Red Dawn wasn’t the only film Josh Hutcherson had in 2012 that was sitting on the shelf for a bit, and it darn sure wasn’t the best. Detention is a wild mix of John Hughes meets Scream meets The Cabin in the Woods meets Heathers meets…well, pretty much everything you can think of all balled into one. It makes for a hilarious and unpredictable horror mash-up following a 90s obsessed teen heroine who…kinda sorta tries to find the one killing her classmates? Honestly, most of characters don’t seem all that interested until it effects them, which is funny in its own way. Completed in 2010 by Torque director Joseph Kahn(who isn’t afraid to reference his own movies) and winning acclaim on the festival circuit, it hit DVD earlier this year and I believe it’ll eventually end up a cult favorite.
9. The Forgiveness of Blood
Joshua Marston hit the ground running in 2004 with Maria Full of Grace, a thrilling and introspective look at the cultural impacts of the drug trade in Colombia. His Silver Bear award-winning follow up is no less exciting and intricately crafted, taking us to Albania to chronicle a generational family feud that ends in violence and devastates the lives of two young teens(amazing newcomers Tristan Halilaj and Sindi Lacej). Ironically, the film caused a bit of a feud itself, as it was to be Albania’s entry for the Academy Awards, until an angry Bujar Alimani(Amnesty) protested it on the grounds of Marston’s nationality.
8. The Innkeepers
The House of the Devil may have established Ti West as one of today’s brightest horror maestros, but it was The Innkeepers that truly showed the extent of his powers. The casual and upbeat atmosphere, aided by the bantering chemistry of stars Sara Paxton and Pat Healy, is all just a means of lowering your defenses for the real shocks and scares to come, building to one seriously screwed up climax.
7. Ace Attorney
More insanity from the prolific Takashi Miike, who I think has completed three movies in the time it took me to type this sentence. Ace Attorney is, to be perfectly blunt, the best video game adaptation ever made. A low bar, for sure, but the cartoonish courtroom craziness (points for alliteration) and comical rebuke of the Japanese legal system perfectly captures the sheer audacity that the game’s fans will be expecting. Found guilty of being awesome.
Like The Girl with the Dragon Tattoo if done by Quentin Tarantino, Headhunters is a stark-raving mad Norwegian thriller about a headhunter/art thief who steals from the wrong dude(Game of Thrones’ Nicolaj Coster-Waldau), leading to a deadly and depraved game of cat ‘n mouse. Hilarious for all the wrong reasons, nothing is too far out of bounds(dog lovers may want to stay away) for the top black comedy of the year.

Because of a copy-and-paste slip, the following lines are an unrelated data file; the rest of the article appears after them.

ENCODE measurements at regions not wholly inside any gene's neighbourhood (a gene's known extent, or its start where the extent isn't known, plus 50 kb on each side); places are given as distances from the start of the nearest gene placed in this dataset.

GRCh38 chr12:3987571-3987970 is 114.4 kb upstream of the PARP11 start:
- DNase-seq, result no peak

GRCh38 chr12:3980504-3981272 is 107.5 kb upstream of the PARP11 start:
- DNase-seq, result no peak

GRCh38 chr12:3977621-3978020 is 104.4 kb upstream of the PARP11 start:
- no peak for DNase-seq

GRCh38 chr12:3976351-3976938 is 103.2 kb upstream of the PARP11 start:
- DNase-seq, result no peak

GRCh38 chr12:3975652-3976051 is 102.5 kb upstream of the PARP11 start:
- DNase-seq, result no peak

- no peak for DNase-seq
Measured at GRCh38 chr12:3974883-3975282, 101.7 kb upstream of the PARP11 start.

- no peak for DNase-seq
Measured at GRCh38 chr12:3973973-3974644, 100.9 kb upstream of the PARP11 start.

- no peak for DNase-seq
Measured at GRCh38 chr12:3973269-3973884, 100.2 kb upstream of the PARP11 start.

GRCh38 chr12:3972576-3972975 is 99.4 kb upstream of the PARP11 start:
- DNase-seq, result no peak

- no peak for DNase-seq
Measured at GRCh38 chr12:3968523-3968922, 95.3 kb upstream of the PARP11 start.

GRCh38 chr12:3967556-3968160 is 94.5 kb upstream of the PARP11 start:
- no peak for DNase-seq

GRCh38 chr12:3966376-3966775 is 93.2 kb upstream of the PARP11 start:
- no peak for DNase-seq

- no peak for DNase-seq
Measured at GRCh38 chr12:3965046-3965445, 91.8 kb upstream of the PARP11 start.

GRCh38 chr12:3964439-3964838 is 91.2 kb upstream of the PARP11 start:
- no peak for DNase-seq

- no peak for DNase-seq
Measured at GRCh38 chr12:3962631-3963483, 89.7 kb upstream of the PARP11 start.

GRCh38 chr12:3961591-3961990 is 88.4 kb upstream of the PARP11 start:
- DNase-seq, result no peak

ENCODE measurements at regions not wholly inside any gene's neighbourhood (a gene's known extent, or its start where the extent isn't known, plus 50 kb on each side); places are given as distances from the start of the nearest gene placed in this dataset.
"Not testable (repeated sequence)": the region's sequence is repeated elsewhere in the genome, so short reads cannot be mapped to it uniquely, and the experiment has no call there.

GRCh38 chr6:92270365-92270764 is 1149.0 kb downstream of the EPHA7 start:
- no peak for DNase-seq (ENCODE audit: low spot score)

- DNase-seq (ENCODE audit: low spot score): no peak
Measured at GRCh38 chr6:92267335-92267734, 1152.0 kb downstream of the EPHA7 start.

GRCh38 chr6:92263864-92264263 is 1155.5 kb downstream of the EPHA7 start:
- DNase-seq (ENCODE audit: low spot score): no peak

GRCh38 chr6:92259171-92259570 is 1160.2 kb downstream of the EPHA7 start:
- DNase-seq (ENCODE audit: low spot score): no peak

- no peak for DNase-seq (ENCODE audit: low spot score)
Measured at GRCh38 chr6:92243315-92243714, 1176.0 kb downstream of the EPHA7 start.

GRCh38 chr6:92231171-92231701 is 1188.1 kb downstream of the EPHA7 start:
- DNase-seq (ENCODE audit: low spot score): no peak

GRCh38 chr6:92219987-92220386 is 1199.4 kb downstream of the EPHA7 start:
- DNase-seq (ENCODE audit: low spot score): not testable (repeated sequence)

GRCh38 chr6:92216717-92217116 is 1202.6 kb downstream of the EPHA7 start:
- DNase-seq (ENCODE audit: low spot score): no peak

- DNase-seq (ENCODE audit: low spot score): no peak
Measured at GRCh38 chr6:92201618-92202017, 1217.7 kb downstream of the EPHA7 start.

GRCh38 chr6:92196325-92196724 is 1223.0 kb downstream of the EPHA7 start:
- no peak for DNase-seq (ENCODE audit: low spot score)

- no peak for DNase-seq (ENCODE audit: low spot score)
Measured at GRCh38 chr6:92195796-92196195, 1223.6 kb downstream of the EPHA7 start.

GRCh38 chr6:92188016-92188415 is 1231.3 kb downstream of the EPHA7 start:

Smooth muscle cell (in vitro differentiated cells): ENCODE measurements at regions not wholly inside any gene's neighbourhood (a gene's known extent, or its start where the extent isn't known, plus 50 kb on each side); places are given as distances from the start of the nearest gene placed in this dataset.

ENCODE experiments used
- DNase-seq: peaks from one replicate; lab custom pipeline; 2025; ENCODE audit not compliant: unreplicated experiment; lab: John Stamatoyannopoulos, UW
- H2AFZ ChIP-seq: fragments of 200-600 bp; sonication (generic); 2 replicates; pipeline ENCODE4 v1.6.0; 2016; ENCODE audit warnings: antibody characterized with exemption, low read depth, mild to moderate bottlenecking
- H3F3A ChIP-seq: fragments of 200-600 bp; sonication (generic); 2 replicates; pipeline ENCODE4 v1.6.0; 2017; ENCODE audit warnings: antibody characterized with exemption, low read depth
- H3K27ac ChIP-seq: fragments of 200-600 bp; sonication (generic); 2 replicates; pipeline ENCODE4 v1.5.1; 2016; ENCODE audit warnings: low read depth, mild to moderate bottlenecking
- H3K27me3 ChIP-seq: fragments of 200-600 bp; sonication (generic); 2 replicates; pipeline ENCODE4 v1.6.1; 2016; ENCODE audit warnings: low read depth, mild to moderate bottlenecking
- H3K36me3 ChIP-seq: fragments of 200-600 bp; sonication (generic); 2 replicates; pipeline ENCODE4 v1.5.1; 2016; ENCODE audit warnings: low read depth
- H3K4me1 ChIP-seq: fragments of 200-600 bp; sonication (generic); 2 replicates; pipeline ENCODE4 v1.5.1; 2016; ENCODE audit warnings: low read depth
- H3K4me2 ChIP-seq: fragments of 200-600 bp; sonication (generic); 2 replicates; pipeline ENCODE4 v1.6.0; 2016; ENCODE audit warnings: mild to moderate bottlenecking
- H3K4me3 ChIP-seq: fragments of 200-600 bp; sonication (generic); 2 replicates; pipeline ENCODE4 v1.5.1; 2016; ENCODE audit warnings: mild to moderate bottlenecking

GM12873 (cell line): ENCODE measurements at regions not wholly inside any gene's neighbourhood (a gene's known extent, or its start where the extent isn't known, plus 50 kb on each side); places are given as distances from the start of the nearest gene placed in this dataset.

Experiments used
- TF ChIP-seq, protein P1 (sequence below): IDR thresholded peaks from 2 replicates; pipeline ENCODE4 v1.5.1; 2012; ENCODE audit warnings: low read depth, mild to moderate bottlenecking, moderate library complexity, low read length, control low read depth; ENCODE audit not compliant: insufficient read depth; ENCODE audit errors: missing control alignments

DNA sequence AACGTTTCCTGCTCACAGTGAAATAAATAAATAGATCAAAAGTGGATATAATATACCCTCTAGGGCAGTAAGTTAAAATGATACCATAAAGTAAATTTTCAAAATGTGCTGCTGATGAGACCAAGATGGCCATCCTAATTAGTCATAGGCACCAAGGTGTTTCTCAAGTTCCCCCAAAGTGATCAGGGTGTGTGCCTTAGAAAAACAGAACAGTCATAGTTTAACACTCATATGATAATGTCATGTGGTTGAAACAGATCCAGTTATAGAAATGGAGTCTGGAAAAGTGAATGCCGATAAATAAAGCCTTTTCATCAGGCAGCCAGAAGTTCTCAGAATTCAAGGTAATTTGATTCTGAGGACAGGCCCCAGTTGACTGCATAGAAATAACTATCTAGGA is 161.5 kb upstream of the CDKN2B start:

5. Robot & Frank
The weirdest buddy movie of the year is also the strangest heist film. Set in the not-too-distant future, Frank Langella gives an Oscar-worthy performance as a mischievous old cat burglar who comes out of retirement when he discovers his caretaker robot makes for the perfect partner in crime. Subtle, charming and occasionally a little goofy, the film from debut director Jake Schreier also makes a compelling statement about the nature of technology and its effects on the older generation.
4. Ruby Sparks
Not all of this year’s romantic comedies came straight from the formulaic wasteland. There were a few that were wildly inventive and took a novel approach to the flagging genre. So it’s a little distressing that audiences mostly ignored Ruby Sparks, which brings a fresh perspective thanks to co-writer and star Zoe Kazan. Like a younger and hipper Eternal Sunshine of the Spotless Mind, the fantasy romance follows a neurotic writer(Kazan’s real life boyfriend Paul Dano) who magically writes into existence his dream girl, only to have his own vulnerabilities and failings keep him from true happiness.
Mary Elizabeth Winstead is more than just another pretty face, but WOW WHAT A FACE!!! *Ahem* Anyway, the Scott Pilgrim vs. The World star shows a fragility and darkness behind her perky exterior in Smashed, where she’s terrific as a barely-functioning alcoholic in a relationship that only seems stable when everybody’s drunk. Breaking Bad’s Aaron Paul plays her opposite, whose distrust of the system causes a rift when she tries to turn her life around. Debut director James Ponsoldt paints a powerful portrait of a marriage where alcohol makes for a shaky foundation upon which to build.
2. Sound Of My Voice
Brit Marling made a splash on the festival circuit with a pair of thought-provoking efforts, the sci-fi drama Another Earth, and the cult thriller Sound of My Voice. A spell-binding and and magnetic performance by Marling powers the atmospheric mystery surrounding a charismatic cult leader, who may or may not be from the future, and the pair of journalists who have infiltrated her group in hopes of exposing her as a fraud. An intricate puzzle box of a conundrum, answers are hard to come by all the way to the film’s final explosive moments, but the questions are so much fun to ask!
1. Hello I Must Be Going
I feel like I’ve said so much about this film that it’s unfair to have here at the top, but the strength of Melanie Lynskey’s performance, along with a Sarah Kaskoff’s smartly-written script, are simply too good to overlook. Tender and honest, Lynskey is perfectly cast as Amy, a woman who has settled into a deep malaise after an unexpected divorce shook up her world. She finds new hope and a chance for love again in the arms of a much younger man(Girls’ Christopher Abbott). Directed with a delicate touch by actor Todd Louiso, the trust he places in Lynskey to carry such a wonderfully complex character shows in every marvelous moment.